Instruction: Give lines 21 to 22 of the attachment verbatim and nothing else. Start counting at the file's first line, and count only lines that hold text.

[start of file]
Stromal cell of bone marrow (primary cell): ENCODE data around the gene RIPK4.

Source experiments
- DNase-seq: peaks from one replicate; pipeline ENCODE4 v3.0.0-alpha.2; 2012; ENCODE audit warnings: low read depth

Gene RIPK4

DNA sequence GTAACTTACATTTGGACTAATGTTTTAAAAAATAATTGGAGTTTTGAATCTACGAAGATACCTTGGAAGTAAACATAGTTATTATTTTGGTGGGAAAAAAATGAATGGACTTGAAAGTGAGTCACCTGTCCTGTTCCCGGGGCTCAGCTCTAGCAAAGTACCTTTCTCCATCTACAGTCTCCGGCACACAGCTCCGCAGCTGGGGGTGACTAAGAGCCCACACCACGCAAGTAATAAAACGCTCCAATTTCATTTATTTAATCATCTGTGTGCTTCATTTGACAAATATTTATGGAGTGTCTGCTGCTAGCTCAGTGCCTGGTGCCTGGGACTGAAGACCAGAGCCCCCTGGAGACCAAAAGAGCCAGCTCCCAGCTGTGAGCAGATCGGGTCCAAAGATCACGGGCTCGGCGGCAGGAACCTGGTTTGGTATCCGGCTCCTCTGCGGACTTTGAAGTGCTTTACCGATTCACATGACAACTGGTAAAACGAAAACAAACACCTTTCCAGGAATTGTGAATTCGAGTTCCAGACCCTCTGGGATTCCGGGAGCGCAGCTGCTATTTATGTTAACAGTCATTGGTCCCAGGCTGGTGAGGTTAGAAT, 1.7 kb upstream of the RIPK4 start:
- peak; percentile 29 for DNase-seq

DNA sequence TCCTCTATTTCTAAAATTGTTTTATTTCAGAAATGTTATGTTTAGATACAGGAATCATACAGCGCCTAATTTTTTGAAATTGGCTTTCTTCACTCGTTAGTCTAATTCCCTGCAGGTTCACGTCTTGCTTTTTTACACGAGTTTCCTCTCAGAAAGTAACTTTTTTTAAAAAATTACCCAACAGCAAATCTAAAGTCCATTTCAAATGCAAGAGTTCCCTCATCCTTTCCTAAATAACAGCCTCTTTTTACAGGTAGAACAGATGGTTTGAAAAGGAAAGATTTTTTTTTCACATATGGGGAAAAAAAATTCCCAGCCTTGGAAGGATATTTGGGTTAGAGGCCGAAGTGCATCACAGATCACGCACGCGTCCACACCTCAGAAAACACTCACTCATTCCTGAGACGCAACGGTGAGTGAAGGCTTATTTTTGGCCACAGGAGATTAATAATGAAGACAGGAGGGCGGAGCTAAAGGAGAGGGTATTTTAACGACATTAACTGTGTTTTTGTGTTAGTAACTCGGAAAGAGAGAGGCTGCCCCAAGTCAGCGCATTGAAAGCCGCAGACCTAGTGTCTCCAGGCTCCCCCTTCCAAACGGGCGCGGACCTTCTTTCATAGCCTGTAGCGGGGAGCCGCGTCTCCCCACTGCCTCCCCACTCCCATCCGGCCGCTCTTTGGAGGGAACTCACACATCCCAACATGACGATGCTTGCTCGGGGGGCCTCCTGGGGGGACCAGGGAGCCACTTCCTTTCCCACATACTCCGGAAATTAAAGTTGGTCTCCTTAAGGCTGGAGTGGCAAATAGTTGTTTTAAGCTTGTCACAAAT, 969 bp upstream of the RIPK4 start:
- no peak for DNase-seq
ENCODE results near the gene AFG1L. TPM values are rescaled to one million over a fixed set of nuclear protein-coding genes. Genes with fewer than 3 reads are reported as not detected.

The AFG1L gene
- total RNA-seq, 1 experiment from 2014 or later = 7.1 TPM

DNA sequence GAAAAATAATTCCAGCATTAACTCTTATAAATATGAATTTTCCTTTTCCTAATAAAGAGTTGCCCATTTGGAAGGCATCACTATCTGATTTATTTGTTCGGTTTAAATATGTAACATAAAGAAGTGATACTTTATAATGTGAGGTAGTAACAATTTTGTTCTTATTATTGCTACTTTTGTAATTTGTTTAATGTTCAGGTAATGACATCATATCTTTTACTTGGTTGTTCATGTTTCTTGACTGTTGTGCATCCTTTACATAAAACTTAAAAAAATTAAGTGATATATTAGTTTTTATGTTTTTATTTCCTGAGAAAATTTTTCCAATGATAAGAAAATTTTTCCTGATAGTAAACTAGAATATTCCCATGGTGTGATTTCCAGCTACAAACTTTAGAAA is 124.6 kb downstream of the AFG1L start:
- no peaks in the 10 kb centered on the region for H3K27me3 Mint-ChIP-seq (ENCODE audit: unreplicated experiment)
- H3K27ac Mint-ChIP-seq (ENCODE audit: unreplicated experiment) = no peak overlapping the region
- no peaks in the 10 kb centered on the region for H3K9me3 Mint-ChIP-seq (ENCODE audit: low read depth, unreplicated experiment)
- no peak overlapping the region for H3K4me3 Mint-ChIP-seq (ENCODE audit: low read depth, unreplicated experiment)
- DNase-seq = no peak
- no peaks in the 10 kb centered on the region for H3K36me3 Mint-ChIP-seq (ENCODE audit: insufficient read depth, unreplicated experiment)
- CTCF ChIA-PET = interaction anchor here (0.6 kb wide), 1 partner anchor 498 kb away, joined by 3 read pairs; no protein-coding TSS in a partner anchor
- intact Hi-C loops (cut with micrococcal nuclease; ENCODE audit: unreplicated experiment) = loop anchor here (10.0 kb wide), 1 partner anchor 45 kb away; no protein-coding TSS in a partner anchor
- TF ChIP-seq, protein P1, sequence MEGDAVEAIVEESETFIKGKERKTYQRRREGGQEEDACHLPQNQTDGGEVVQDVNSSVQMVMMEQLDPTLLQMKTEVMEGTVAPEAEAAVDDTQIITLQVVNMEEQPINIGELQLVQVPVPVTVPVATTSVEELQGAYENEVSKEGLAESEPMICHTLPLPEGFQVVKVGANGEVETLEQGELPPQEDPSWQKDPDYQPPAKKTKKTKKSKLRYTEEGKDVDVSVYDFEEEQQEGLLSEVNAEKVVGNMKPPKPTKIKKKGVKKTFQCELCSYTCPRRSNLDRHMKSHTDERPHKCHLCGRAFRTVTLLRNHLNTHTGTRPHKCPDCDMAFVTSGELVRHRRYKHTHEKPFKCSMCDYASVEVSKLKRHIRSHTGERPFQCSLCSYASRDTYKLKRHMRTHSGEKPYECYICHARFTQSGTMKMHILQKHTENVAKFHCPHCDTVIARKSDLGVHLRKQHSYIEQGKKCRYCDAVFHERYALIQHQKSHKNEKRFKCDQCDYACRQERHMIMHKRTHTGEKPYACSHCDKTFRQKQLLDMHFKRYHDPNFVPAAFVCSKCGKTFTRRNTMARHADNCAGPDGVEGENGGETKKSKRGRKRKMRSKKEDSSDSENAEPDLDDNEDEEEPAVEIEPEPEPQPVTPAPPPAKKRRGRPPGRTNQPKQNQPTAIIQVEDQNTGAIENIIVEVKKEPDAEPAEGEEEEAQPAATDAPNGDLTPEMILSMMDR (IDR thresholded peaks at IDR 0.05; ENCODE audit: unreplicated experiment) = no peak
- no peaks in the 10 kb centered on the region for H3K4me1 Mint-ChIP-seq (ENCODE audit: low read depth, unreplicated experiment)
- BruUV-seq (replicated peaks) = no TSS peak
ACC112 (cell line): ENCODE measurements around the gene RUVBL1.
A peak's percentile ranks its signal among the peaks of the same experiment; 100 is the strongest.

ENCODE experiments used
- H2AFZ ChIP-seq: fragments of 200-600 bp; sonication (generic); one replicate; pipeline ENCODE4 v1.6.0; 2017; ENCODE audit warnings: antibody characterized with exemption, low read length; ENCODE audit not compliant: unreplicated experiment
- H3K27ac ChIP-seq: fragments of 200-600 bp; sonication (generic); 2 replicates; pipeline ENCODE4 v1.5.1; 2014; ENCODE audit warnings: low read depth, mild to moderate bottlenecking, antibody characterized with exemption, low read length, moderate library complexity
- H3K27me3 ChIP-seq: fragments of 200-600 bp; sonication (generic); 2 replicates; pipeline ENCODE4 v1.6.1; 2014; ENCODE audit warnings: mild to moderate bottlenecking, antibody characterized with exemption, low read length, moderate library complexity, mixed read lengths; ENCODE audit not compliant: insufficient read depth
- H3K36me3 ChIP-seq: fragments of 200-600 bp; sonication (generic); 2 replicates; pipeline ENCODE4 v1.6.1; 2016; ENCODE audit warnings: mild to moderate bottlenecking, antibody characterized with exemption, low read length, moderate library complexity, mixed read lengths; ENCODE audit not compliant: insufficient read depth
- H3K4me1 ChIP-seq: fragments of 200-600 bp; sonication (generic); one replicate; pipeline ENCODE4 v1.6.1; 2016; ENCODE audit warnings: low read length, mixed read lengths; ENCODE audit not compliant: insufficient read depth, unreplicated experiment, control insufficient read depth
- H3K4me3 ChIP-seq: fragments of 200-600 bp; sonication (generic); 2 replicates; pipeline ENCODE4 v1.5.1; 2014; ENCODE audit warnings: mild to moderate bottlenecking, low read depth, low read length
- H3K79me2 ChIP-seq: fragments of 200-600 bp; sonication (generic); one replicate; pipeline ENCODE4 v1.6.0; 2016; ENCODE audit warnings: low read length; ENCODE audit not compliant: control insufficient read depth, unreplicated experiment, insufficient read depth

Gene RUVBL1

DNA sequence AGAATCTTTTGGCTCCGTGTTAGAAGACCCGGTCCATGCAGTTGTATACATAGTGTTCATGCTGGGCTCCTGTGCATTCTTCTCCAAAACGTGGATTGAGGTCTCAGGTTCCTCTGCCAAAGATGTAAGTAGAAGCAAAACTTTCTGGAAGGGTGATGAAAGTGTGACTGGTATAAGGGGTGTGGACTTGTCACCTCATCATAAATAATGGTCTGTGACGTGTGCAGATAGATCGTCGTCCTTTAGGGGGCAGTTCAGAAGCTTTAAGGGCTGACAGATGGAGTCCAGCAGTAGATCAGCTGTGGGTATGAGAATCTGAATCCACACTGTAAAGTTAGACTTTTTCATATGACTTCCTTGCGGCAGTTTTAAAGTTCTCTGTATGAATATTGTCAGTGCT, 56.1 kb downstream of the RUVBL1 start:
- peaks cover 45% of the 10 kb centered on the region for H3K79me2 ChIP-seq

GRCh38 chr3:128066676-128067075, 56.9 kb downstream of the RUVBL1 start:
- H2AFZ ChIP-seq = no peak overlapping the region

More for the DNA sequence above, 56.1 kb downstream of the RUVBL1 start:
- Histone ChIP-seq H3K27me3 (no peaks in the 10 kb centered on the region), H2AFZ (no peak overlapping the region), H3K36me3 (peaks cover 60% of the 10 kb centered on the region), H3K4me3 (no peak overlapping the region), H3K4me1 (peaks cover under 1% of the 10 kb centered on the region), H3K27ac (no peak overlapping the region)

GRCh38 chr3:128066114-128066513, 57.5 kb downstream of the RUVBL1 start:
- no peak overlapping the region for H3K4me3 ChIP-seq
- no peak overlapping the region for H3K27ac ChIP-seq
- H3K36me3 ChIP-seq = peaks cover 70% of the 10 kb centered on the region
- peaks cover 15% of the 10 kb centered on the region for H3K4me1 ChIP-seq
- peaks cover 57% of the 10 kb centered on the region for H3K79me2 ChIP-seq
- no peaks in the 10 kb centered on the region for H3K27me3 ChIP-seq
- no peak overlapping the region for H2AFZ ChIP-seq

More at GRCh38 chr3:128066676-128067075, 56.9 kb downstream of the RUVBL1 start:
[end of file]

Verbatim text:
- TF ChIP-seq, protein P1, sequence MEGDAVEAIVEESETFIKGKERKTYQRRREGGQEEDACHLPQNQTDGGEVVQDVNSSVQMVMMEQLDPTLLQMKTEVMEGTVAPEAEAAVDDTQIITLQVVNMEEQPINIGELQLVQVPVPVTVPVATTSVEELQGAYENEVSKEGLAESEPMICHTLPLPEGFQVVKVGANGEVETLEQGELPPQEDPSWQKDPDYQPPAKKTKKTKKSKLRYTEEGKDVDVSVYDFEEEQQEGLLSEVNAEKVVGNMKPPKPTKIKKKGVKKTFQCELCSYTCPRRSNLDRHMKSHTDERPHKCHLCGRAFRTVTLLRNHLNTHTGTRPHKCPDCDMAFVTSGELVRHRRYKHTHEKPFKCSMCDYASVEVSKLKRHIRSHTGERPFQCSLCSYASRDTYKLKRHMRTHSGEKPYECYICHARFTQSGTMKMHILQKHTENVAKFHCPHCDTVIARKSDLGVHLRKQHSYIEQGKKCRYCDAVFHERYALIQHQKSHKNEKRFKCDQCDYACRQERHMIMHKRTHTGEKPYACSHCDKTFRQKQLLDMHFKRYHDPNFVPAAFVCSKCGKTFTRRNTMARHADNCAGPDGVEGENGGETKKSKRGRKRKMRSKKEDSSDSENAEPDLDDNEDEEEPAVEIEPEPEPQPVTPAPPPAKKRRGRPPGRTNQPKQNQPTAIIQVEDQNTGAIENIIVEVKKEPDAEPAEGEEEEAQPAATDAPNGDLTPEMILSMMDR (IDR thresholded peaks at IDR 0.05; ENCODE audit: unreplicated experiment) = no peak
- no peaks in the 10 kb centered on the region for H3K4me1 Mint-ChIP-seq (ENCODE audit: low read depth, unreplicated experiment)